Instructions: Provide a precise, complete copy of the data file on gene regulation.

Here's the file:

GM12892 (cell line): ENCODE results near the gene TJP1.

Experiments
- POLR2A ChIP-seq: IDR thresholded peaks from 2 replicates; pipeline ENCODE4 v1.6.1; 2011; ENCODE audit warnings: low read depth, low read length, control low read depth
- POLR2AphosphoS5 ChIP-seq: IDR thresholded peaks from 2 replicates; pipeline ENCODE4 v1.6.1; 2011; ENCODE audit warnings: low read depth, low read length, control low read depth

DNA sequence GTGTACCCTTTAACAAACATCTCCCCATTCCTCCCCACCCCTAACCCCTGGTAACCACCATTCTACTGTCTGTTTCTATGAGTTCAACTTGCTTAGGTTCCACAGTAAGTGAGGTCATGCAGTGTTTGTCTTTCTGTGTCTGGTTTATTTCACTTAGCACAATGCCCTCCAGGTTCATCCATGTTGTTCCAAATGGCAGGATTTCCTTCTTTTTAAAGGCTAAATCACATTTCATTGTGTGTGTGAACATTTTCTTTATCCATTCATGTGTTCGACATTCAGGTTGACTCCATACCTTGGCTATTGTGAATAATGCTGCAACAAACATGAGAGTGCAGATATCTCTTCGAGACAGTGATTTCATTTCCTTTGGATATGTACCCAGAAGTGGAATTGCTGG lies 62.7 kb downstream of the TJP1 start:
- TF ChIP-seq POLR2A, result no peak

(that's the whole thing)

GM12892 (cell line): ENCODE results near the gene TJP1.

Experiments
- POLR2A ChIP-seq: IDR thresholded peaks from 2 replicates; pipeline ENCODE4 v1.6.1; 2011; ENCODE audit warnings: low read depth, low read length, control low read depth
- POLR2AphosphoS5 ChIP-seq: IDR thresholded peaks from 2 replicates; pipeline ENCODE4 v1.6.1; 2011; ENCODE audit warnings: low read depth, low read length, control low read depth

DNA sequence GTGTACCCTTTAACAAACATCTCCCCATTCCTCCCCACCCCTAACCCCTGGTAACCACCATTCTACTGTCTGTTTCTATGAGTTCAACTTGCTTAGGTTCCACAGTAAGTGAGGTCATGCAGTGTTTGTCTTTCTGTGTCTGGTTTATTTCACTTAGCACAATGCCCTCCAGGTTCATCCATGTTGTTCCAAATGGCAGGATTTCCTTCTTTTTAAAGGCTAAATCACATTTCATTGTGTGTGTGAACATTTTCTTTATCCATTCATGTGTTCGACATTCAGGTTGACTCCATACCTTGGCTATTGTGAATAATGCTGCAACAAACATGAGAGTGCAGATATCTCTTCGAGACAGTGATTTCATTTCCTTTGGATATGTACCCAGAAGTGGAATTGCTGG lies 62.7 kb downstream of the TJP1 start:
- TF ChIP-seq POLR2A, result no peak